One thing will happen: entrepreneurs will play the role of the middleman, buying old beaters and then reselling them to people who are about to buy new cars, skimming off a little profit along the way.

If I weren’t so busy, I might just start that kind of business myself.

Phreddy Tran

Actually, I'm one of those who will be taking advantage of this once it goes through. I have a 1995 T-bird that has a trade-in value of $356 (according to It still runs, but it guzzles gasoline like a wino drinks ripple. I let my brother drive it, but now we can trade it in for something far better.

Your estimate of $3000 resale is far too generous for these old American-made cars.

chris markl

"I suspect it will be because enterprising people who already plan to buy new cars will go out and buy old junkers on the used-car market and then trade them in under the program. "

There is a requirement in the bill that the car must be owned, registered, and insured for a year by the individual trading the car in.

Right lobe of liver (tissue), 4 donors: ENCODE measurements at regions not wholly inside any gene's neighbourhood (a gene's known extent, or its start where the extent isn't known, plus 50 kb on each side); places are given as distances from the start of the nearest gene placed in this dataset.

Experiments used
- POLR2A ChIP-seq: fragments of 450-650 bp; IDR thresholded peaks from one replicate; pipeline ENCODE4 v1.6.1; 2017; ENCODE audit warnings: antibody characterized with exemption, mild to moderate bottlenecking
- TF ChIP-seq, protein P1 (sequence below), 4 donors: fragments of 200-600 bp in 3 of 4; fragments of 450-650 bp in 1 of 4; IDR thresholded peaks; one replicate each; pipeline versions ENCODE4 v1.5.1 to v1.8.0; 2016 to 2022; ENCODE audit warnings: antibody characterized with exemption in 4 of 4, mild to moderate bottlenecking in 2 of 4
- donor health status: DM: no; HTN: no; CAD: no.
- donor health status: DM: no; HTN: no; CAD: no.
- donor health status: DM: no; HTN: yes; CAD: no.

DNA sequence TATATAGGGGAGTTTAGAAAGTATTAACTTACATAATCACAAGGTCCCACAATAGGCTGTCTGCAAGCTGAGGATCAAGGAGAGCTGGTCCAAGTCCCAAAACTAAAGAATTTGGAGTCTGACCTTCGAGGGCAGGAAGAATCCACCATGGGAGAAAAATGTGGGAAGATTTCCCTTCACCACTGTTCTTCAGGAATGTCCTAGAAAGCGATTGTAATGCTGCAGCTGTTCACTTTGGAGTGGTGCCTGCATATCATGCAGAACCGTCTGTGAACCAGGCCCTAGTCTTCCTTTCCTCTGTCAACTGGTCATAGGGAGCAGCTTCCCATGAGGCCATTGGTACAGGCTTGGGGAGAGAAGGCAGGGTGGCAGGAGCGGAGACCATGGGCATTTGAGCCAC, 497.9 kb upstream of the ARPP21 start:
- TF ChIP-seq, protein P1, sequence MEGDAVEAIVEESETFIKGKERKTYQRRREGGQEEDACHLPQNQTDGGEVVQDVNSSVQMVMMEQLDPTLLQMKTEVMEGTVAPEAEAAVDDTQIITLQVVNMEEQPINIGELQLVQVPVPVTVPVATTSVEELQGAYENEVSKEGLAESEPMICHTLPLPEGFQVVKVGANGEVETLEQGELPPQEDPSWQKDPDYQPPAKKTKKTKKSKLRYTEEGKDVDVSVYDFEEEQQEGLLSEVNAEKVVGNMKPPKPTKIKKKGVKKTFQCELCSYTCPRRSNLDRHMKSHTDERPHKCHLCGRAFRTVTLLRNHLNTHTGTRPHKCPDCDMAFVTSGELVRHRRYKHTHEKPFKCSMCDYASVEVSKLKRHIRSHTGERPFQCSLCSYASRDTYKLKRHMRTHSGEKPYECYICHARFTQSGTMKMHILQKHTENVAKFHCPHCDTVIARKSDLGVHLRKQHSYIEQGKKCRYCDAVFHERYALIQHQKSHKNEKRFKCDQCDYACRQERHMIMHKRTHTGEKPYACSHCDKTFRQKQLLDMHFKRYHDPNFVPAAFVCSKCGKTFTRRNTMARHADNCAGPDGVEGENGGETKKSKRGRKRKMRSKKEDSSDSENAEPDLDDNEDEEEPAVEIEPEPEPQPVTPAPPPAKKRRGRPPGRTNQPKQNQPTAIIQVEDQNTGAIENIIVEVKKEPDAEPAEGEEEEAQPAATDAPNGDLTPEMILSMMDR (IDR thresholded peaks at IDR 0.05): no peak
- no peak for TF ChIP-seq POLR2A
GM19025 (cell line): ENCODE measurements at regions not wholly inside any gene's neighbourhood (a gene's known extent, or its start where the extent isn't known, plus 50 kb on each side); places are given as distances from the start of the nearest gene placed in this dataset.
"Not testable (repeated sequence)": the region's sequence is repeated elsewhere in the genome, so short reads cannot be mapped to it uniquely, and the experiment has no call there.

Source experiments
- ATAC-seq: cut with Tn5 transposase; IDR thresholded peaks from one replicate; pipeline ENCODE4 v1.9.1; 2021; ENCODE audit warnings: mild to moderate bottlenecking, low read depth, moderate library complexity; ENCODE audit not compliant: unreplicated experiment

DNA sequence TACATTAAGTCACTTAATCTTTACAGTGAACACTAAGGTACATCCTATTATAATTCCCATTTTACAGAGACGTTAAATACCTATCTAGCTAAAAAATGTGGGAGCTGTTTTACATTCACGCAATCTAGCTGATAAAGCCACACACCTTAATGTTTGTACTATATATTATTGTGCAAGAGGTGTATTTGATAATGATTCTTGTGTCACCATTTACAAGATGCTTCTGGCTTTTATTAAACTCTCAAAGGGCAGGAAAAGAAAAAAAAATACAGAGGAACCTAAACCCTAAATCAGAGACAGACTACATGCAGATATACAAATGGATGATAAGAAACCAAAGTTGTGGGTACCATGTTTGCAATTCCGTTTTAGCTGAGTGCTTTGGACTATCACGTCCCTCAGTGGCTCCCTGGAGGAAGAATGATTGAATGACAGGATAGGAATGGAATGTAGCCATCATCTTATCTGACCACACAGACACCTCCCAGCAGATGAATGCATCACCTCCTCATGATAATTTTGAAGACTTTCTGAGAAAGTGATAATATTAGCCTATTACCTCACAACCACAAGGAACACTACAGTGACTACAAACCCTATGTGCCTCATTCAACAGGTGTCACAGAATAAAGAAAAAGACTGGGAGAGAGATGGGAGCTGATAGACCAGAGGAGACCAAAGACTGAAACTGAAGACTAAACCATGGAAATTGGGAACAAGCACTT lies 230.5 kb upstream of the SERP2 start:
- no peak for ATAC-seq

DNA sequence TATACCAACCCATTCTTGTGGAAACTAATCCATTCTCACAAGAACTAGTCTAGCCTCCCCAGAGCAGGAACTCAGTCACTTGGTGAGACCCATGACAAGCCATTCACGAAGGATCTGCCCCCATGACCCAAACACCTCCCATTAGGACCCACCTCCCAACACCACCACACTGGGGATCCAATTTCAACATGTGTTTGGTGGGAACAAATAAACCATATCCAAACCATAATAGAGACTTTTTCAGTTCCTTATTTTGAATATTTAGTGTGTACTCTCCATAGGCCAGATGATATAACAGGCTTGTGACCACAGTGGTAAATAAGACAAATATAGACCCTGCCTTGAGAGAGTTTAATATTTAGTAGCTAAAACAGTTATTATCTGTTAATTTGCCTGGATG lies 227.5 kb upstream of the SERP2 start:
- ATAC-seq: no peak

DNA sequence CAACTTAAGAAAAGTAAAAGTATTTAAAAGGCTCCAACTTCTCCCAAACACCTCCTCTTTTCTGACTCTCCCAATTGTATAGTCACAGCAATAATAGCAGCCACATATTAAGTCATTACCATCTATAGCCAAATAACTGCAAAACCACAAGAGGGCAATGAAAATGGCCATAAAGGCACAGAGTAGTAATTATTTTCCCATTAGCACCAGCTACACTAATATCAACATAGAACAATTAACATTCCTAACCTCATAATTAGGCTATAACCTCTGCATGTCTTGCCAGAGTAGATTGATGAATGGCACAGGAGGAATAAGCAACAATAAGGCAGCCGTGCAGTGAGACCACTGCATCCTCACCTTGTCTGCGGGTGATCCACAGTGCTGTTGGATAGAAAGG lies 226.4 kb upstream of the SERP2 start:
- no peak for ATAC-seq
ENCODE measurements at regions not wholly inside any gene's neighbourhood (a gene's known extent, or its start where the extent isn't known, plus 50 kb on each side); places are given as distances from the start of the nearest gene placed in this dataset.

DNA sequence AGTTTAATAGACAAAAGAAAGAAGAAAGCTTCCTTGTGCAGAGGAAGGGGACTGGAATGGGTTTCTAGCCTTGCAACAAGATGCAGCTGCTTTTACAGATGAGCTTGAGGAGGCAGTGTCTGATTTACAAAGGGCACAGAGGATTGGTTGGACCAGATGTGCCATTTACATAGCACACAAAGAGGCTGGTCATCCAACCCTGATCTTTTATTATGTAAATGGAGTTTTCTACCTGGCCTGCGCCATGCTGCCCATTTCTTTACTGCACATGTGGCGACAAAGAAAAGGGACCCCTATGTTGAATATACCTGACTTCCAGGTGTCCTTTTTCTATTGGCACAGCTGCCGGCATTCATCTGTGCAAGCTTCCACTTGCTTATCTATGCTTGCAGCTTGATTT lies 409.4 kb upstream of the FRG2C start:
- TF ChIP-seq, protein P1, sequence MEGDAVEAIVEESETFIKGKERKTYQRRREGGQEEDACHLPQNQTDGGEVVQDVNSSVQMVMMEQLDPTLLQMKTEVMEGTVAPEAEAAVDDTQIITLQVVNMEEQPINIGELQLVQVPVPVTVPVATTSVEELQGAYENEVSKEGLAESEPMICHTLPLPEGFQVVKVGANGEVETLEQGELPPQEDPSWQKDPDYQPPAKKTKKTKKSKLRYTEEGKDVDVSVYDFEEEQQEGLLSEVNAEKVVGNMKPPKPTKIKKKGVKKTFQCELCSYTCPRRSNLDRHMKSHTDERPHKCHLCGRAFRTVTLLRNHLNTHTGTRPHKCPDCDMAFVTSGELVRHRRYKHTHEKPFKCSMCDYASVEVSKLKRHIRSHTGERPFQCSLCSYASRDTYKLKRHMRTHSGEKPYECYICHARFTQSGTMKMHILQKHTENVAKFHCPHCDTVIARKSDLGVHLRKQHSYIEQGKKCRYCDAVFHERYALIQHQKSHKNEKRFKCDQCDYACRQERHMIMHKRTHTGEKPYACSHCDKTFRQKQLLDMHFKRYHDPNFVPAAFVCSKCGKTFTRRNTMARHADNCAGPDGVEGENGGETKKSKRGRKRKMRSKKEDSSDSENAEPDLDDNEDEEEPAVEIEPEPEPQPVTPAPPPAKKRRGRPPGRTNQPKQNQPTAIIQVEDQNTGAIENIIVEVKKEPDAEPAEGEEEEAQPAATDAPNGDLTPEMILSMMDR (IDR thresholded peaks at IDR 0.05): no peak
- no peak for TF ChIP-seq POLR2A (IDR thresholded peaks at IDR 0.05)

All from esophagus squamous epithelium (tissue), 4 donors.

I think what is interesting is how will dealers react to this bill, will they jack up prices in some unique way?

My wife and I follow the bill closely, we drive a 1999 ford explorer that gets like 16 mpg, great car, works well, but the probability of something breaking in the engine increases every week because of its age, thus while we are not in the market for a car, under this bill we will purchase a new car. In fact we wouldn't be able to purchase a car without this subsidy because our current car has such a low trade in value and because we are pretty poor. Also we will purchase a hybrid, thus making us the poster children for the cash for clunkers campaign (except we don't intend to buy american.)